LICADHO believes that regular visits by prison researchers deter abuses in prison and make it easier for LICADHO to intervene when they do occur. LICADHO’s prison activities include:

  • Interview incoming pretrial detainees to ensure that they have legal representation and can communicate with their families
  • Check for violations of pretrial detainees’ rights, such as illegal arrests and excessive pretrial detention/li>
  • Monitor the actions of court and prison officials to ensure that the legal process is conducted properly/li>
  • Assist families in visiting their relatives in prison and provide assistance in avoiding corruption/li>
  • Provide legal assistance, advice and support to prisoners who have suffered human rights abuses in prison or in police custody/li>
  • Work with prison and court authorities to ensure the timely release of convicted prisoners who complete their sentences/li>
  • Distribute food and materials to prisoners/li>
  • Provide medical treatment for prisoners and prison staff (provided by LICADHO’s Medical Office)/li>

LICADHO’s prison researchers also monitor living conditions in the prisons, looking at issues such as the quality of food, water, sanitation, the size and cleanliness of living areas, and exercise for prisoners outside of their cells. Information about prison conditions and any violations of prisoners’ rights are compiled for LICADHO reports and used for other advocacy purposes.

LICADHO is currently the only NGO in Cambodia with access to prisons that regularly shares its findings with the public.

They have a particular focus on basic human rights, (food, education, health,) as well as a determination to improve the lot of children who are either in prison on charges (sometimes streets are ‘swept’ of beggars) or are children of adults who have been incarcerated.

At the end of April 2014 there were a total of 280 juvenile prisoners incarcerated in the 18 prisons monitored by LICADHO, a more than 50 percent drop in the juvenile prison population since 2011. In addition there were 13 pregnant women and 40 children living with their incarcerated mothers.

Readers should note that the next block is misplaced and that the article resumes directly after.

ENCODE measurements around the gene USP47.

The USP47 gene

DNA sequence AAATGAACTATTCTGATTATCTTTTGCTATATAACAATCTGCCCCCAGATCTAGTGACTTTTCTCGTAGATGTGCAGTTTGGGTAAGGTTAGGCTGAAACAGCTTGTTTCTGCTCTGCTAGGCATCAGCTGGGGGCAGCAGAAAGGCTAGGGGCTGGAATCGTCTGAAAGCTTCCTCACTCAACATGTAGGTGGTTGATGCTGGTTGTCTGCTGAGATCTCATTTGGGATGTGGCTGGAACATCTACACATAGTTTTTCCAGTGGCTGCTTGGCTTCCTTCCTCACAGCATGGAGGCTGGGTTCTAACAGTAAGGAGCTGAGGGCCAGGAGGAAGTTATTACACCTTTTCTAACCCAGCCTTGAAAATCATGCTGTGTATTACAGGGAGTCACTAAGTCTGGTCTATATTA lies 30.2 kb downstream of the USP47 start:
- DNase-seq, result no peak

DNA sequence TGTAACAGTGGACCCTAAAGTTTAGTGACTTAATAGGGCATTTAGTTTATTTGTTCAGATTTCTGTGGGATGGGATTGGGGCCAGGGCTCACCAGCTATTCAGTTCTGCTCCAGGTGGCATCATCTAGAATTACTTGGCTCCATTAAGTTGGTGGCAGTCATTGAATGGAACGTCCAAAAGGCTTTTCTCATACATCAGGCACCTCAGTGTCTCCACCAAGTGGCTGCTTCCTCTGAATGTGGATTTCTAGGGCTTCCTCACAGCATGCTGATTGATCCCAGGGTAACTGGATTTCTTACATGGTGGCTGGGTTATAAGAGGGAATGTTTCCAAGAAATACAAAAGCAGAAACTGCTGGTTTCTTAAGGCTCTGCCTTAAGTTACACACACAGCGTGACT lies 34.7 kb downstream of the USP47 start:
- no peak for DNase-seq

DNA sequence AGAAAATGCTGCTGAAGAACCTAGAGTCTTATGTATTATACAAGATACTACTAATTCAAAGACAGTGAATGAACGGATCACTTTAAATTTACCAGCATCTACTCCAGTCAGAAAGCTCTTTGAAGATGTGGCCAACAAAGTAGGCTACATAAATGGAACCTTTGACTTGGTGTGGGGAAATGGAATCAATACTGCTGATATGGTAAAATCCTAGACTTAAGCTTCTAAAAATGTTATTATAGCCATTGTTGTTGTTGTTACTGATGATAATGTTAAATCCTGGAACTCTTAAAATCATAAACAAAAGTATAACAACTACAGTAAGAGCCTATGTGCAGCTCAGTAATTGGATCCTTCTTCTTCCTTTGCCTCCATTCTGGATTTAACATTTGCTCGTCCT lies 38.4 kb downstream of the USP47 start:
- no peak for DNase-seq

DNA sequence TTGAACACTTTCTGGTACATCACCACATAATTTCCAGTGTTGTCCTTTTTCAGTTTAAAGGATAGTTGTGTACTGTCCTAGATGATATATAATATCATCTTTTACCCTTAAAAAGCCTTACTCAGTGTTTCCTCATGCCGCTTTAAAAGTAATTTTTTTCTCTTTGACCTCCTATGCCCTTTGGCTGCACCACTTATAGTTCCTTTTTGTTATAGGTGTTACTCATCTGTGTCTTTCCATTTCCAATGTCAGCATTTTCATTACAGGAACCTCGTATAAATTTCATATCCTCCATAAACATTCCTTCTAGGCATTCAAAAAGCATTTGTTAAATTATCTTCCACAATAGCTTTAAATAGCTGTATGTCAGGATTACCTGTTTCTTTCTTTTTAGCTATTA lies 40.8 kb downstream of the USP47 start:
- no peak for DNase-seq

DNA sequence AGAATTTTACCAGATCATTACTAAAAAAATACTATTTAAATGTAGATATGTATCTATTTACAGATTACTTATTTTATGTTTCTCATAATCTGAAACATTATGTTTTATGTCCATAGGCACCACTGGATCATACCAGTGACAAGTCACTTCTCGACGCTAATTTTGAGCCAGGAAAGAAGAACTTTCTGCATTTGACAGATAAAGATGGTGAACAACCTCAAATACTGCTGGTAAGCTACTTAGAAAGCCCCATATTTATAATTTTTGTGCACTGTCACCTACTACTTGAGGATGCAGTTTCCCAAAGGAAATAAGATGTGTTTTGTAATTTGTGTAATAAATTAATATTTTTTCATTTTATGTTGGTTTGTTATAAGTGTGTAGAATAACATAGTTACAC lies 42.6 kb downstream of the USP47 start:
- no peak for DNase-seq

Their research into prisons does not make easy reading when you know somebody who is stuck inside a Cambodian jail.  One guy who contacted me talked about a conversation he’d had with a prison guard who admitted, more or less, to beating-up prisoners. His rationale: “we want prison life to be less attractive than life in poverty outside of prison.”

For more on LICADHO’s Prison Project read PRISON PROJECT.

Also Caritas Cambodia and education-based NGO This Life Cambodia run positive programs assisting prisoners and their families. These are well worth checking out and supporting.

If you find my blogs at all interesting please feel welcome to press the FOLLOW button at the top left. I write as a supporter of Savong’s School in Bakong, but my topics of interest spread right out to education in general as well as to the arts and life in Cambodia in general. I try to write well-researched pieces and provide links where I can.

 

 

 

 

 

 

A visit to prison in Siem Reap, Cambodia

Last time I was in Siem Reap, during Pchum Ben (which is the local thanksgiving festival,) I had arranged to meet an old friend that I’d first met in 2004. We’ve stayed in touch mainly through Facebook as well as through my sporadic visits. My friend is a tuktuk driver.

Now, tuktuk drivers have a life that would be recognised by taxi drivers everywhere. Times of busyness punctuated by long periods waiting for a job: for the next flight to arrive, or for the tourist season to pick-up.